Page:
Knives in Hens and I are almost exactly the same age, right down to the month. David Harroway’s play was first performed in Edinburgh in 1995 – so I can’t pretend to have been there, however I’d hazard a guess that the play has taken on a new meaning since its premiere.

Arguably the biggest change in the past twenty-two years is that we’ve grown more and more accustomed to barely having a thought without writing it, typing it, sharing it. It’s an entitlement – to curate and share our lives. What would be made of that in a society where the written word is scarce? In Knives in Hens, Horrowar makes us see life through the eyes of a character known as ‘Woman’ who, God fearing and suspicions, when confronted by paper and pen, is inclined to think dark magic is about.

The woman is married to ploughman, Pony William. He’s a mixture of rough and occasionally tender but possibly up to no good with a village girl. They live in a grafting, pre-industrial, rural village, the kind of world where ‘you go straight to places, woman, you walk and don’t stand’, as  controlling William says to his wife – daydreaming is not on the agenda. When the horse is ill, it falls to the Mrs to take grain to the reclusive Miller – reluctantly, because he’s viewed with suspicion by the whole village and she ‘hates him more then anything I can name’.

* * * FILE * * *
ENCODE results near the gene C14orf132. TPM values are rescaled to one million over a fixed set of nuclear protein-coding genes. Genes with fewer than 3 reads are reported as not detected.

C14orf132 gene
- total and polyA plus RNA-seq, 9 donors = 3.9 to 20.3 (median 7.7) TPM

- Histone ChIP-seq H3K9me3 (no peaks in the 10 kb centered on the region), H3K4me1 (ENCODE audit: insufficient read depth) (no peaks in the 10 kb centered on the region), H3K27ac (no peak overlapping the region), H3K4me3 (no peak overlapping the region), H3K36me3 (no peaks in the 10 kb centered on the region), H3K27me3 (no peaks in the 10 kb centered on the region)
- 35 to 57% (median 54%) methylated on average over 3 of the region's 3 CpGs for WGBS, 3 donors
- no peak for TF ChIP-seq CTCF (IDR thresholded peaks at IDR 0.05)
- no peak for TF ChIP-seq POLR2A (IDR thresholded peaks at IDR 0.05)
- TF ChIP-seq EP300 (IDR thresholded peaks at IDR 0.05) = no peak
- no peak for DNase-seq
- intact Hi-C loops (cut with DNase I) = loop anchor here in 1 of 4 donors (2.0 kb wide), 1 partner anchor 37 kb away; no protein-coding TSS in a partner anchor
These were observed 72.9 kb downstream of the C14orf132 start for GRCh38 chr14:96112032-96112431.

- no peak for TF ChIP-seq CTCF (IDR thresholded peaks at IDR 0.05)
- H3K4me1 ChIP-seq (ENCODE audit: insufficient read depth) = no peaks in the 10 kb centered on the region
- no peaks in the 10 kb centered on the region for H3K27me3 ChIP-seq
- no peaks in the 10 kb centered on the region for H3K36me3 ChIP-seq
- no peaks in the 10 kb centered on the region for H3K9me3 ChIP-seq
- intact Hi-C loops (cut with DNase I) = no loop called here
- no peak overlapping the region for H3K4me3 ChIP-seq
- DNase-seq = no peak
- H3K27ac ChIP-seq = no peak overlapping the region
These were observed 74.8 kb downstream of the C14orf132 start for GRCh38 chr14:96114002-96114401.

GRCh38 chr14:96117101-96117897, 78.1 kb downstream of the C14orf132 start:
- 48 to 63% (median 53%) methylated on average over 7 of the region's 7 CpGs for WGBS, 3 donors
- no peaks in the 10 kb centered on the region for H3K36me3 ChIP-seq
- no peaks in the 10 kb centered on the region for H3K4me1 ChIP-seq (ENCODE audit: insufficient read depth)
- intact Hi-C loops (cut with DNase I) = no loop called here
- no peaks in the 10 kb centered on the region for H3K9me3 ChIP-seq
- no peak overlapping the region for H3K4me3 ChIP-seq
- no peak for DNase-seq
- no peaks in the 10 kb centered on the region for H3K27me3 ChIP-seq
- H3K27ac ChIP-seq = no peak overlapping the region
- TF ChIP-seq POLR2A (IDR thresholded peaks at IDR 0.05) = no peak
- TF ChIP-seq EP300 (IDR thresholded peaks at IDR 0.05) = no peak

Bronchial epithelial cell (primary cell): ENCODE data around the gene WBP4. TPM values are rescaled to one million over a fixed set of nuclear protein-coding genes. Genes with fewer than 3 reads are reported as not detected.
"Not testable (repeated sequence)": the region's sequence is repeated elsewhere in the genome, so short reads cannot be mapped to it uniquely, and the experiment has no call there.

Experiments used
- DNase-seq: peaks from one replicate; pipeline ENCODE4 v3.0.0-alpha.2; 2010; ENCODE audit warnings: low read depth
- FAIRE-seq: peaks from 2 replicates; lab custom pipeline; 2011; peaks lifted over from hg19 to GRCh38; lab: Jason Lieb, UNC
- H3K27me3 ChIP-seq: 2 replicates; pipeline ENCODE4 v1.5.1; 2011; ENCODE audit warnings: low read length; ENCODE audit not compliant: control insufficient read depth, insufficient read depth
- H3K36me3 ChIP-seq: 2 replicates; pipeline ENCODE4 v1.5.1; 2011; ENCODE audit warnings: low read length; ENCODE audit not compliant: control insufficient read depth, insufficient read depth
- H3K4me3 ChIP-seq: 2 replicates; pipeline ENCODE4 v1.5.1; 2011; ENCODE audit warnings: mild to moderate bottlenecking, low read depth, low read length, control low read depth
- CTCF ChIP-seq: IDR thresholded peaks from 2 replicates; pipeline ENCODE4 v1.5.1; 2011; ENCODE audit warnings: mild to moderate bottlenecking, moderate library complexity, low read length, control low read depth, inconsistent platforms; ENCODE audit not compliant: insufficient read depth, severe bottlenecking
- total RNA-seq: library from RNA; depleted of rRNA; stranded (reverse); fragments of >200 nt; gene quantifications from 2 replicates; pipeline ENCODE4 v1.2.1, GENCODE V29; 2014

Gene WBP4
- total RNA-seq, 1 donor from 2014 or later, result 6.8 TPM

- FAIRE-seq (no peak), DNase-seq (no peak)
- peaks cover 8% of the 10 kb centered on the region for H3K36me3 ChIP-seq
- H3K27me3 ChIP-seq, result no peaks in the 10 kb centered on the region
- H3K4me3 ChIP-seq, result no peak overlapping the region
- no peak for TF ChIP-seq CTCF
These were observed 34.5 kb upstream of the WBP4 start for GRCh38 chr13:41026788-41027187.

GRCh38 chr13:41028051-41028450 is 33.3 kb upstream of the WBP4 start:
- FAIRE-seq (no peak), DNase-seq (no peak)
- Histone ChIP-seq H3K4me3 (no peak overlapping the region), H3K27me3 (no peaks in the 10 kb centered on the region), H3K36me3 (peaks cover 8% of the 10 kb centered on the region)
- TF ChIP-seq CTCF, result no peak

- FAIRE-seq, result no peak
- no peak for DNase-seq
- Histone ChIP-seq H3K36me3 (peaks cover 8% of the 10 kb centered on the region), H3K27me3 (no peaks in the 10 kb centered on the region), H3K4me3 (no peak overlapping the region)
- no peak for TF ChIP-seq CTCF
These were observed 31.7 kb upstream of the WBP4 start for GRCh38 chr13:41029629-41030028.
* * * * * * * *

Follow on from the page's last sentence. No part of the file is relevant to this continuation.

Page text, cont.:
Which is exactly the point, because names and language is the play’s preoccupation. The Miller has ink and paper, he records his every thoughts – a revelation!  And by persuading the woman to write down her name, she begins to be freed from her suspicion and entrapping way of life.

It’s a love triangle, basically, but with puritan uncertainty and risk. The actors’ breathe earthy life into Harrower’s language, which is stripped back, yet somehow wouldn’t feel out of place in a Greek drama. Christian Cooke gives the potentially brutal William some moments of gentleness, Matt Ryan is all brooding intensity as the outlier Miller, but the show is really owned by Judith Roddy as the Woman. Not to mention a fourth character, a giant milling wheel that towers over the tiny Donmar. If you can’t have a gun that doesn’t go off by the final act, then you can’t have a wheel that doesn’t turn. With an enormous, eerie groan, it rumbles across the stage, in stark contrast to the other significant item, Miller’s delicate ink pen.  

Knives in Hens is playing at the Donmar Warehouse until October 7.

Photo: Marc Brenner